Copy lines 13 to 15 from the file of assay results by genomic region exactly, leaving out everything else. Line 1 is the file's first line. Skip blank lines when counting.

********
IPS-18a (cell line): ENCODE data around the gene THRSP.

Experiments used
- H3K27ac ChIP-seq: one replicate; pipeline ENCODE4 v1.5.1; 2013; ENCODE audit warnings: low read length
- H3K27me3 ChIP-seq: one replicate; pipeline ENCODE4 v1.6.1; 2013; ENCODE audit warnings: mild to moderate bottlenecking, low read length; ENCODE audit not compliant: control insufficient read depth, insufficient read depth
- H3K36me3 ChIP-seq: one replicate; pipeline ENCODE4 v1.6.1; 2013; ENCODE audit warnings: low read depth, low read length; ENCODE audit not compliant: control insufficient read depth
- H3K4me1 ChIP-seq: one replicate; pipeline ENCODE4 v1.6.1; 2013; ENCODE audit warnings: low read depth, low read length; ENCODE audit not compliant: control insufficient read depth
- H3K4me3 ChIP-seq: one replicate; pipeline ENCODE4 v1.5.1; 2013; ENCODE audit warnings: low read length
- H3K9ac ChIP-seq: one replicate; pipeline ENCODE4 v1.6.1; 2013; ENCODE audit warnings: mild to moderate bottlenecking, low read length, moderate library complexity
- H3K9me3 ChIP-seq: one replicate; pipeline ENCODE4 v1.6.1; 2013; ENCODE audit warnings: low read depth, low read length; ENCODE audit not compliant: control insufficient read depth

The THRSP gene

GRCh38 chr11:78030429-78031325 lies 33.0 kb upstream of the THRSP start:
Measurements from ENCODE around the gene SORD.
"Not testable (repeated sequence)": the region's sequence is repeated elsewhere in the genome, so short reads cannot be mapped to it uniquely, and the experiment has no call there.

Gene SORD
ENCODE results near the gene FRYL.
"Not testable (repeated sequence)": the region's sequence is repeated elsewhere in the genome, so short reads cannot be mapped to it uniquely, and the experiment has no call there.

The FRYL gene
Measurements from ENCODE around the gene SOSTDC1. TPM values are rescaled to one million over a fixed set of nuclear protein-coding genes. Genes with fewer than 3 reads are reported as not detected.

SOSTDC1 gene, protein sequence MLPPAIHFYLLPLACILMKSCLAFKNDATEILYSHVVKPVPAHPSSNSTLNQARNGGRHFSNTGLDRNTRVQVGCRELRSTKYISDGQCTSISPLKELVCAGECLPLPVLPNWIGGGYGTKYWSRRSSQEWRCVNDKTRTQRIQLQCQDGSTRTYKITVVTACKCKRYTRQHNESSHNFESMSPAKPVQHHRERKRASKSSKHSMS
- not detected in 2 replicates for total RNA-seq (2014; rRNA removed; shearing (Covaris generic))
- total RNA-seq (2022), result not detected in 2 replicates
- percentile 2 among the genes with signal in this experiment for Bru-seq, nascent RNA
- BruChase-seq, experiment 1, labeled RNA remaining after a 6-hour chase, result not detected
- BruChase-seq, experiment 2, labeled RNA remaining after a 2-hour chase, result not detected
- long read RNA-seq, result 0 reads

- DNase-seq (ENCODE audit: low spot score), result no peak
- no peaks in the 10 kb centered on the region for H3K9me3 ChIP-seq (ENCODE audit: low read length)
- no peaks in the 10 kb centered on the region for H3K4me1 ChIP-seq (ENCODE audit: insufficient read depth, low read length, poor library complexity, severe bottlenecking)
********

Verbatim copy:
"Not testable (repeated sequence)": the region's sequence is repeated elsewhere in the genome, so short reads cannot be mapped to it uniquely, and the experiment has no call there.

Gene SORD
ENCODE results near the gene FRYL.